This symptom is RARELY caused by an electrical problem with the Injection Pump. It can be a mechanical issue inside the pump caused by WVO or Biodiesel damage or even a blown head gasket. First, be sure that there is no air in the fuel supply and no relevant codes by doing the appropriate tests. If a relevant code exists, like a 336 or 1690, replace the crank sensor first to be sure to eliminate it as the cause of the skip. If you have a 251, 253, 1688 or 1689 code these only pertain to the Injection Pump and are strong indications the electronics in the VP44 are BAD, and that the pump is bad. With one or any combination of those codes, and an intermittent miss, I would replace the pump ONLY AFTER DOING THE TESTS BELOW. A 216, 234 or a 237 code CANNOT cause a skip or miss, so they are not relevant to THIS symptom. If you want to prove the skip is caused by an electrical issue THE MOST ACCURATE WAY, hook up an oscilloscope to the ground side of the fuel solenoid and watch the duty cycle, which is the solenoid energized or closed time. The wire you want to find for the scope probe, is the wire closest to the engine in the top pair of wires coming out of the injection pump top cover plate. This is the same wire used to attach performance devices. You MAY have to increase and hold the RPM at the point to where it is missing, to see if the pulse width changes erratically on the scope. If the pattern on the scope looks different on the oscilloscope when the skip is occurring, then look at the APPS signal wire, which is the blue with a black tracer in the APPS plug, with the oscilloscope to see if that signal is inconsistent, or “dirty” when the skip is evident. If it is, that would prove the VP44 is being told to do the skip because of the APPS signal. If the APPS signal is OK then you have to condemn the VP44 computer and replace the pump.
If you don’t have access to an oscilloscope, and the skip is ALSO evident at idle, and you do NOT have air in the fuel supply, do the Hot Wire test above, and if it idles fine, it means the VP44 is being told to skip. Then you need to diagnose the APPS as best as you can with an analog voltmeter as explained in Dead Pedal, looking for needle quiver at the same frequency as the skip. A scan tool or a digital volt meter DOES NOT WORK for this test, because they have too much averaging or buffering in them to indicate the problem dependably. If the skip only occurs at higher RPMs, then you have to hold the throttle at the point where the skip is evident, and then watch the needle for any quivering. If NO quiver, it most likely is not a bad APPS, and if you have codes that could explain the problem, it most likely is a bad Injection Pump.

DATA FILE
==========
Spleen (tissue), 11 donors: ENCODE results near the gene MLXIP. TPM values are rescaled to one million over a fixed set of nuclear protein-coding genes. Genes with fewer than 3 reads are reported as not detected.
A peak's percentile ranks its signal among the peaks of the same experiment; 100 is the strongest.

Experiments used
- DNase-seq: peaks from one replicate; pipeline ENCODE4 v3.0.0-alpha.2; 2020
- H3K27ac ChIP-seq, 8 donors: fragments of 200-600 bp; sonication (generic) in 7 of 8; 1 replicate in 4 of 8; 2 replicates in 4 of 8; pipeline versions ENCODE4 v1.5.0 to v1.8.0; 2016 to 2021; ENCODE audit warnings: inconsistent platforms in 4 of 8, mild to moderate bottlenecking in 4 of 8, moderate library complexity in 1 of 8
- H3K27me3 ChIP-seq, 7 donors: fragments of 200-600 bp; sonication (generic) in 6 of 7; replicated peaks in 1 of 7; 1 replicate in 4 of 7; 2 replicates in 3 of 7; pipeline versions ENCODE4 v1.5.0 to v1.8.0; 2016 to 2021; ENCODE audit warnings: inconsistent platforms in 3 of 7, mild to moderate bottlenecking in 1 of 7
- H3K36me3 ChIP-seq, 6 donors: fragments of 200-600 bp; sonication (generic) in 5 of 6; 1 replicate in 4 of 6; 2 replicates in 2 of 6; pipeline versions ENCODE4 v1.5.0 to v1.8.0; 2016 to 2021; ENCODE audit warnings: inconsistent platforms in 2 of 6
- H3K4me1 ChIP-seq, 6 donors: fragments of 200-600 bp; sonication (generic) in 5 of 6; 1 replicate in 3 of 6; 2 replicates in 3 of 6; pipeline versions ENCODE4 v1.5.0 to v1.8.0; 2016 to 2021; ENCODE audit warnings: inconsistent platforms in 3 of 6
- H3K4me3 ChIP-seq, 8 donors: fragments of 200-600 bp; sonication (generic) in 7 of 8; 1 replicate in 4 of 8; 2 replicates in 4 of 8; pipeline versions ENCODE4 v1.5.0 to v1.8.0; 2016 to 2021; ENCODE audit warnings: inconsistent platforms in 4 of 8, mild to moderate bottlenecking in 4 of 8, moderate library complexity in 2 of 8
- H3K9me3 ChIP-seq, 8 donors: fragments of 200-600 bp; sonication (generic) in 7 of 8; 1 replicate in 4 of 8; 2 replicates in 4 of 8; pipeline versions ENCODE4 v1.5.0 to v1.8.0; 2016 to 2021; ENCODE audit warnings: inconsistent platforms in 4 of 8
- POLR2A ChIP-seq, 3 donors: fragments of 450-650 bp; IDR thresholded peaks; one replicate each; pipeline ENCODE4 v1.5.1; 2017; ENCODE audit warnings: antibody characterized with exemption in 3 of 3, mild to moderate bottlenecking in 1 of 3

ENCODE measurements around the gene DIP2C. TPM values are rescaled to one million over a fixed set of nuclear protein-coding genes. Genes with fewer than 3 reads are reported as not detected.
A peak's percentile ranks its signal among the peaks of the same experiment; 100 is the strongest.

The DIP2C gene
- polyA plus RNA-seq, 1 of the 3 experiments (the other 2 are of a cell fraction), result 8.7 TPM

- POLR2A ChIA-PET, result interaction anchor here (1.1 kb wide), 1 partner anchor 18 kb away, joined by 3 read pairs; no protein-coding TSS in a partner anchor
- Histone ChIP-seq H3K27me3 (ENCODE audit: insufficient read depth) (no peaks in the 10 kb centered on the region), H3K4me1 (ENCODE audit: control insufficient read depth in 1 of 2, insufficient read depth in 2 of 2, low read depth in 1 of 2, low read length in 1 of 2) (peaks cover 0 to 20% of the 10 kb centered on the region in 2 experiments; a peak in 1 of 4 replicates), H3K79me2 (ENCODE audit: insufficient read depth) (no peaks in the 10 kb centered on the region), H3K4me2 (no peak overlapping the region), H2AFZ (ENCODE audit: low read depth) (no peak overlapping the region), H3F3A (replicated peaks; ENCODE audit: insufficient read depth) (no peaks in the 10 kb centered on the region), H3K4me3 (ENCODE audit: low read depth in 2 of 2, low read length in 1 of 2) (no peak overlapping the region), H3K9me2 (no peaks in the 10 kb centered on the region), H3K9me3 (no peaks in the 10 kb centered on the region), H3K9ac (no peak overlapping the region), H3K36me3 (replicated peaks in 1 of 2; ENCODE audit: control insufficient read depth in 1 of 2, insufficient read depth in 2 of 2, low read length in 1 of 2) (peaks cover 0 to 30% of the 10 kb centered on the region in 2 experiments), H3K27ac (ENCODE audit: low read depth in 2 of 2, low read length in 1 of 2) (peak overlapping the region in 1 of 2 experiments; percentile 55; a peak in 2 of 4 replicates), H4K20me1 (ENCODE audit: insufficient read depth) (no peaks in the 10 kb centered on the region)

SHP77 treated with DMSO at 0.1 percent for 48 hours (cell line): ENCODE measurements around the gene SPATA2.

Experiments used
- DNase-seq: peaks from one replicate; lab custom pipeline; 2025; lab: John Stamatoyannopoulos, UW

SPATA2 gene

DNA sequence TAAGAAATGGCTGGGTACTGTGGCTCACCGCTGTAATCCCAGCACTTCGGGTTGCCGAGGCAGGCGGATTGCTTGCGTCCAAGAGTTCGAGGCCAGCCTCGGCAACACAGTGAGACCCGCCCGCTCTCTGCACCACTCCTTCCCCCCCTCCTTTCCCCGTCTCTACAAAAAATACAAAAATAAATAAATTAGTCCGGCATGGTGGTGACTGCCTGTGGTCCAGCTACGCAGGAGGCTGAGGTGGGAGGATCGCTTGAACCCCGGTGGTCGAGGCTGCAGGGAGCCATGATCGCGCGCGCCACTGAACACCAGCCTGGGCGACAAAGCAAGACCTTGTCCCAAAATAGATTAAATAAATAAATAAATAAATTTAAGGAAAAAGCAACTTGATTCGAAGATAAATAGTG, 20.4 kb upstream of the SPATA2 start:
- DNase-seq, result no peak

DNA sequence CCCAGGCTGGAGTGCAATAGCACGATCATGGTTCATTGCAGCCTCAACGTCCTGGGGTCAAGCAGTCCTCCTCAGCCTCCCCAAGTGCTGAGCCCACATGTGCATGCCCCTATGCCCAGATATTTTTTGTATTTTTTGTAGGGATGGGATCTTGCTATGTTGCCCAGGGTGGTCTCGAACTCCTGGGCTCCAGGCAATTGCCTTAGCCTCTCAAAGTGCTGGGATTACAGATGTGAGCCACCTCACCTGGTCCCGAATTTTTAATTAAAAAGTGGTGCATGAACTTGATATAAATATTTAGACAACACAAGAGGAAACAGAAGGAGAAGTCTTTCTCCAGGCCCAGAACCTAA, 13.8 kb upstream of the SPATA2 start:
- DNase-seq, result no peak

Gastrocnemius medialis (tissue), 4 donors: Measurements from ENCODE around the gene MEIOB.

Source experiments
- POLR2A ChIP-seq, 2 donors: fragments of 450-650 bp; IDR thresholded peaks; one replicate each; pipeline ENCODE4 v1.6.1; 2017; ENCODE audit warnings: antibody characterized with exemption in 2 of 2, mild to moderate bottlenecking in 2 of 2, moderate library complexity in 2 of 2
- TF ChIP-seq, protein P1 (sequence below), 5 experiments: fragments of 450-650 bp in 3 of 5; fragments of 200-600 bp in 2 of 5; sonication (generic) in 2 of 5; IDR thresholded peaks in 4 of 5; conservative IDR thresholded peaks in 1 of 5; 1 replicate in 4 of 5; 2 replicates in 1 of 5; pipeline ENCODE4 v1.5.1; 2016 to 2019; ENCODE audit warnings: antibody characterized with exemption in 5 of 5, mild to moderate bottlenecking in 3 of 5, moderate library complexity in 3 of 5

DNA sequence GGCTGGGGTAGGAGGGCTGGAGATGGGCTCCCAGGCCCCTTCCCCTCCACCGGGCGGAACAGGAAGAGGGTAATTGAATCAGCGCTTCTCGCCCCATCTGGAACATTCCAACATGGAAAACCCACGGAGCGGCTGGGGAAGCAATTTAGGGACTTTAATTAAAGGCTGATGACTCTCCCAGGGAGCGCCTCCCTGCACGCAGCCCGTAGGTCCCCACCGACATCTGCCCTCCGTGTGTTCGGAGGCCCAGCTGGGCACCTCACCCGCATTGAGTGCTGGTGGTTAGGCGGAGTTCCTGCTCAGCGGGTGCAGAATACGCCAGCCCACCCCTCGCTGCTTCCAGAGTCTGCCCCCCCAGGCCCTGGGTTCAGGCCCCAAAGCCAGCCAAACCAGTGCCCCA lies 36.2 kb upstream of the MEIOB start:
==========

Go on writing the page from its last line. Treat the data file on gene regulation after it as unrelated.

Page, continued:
Another way to narrow down the possible reasons for the miss or skip WHEN THE ENGINE IS SKIPPING, is to loosen each injector line, one at a time, until you find one that makes the RPM or sound of the engine change LESS than another. The less the change, the less that cylinder is contributing, indicating that that is the problem cylinder. If the skip appears to move from one cylinder to another while doing the crack injector test, that is what I call a rolling skip and if it is NOT an electrical issue, like a bad APPS, it means it is most likely a mechanical issue inside the injection pump, like a sticky piston in the rotor from contaminated fuel, and therefore means a bad Injection Pump. This is why you have to do the APPS test to condemn the injection pump. If it is consistently one cylinder, it might be explained by being a lazy delivery valve on the Injection Pump, but I’ve never heard of it in a VP44, and it may be caused by some mechanical problem in the engine. If you think you have a bad injector, which is virtually unheard of with OEM injectors, swap the indicated cylinder’s injector with the one next to it and redo the test. If the problem moves, it is the injector. If it doesn’t move, it is something else.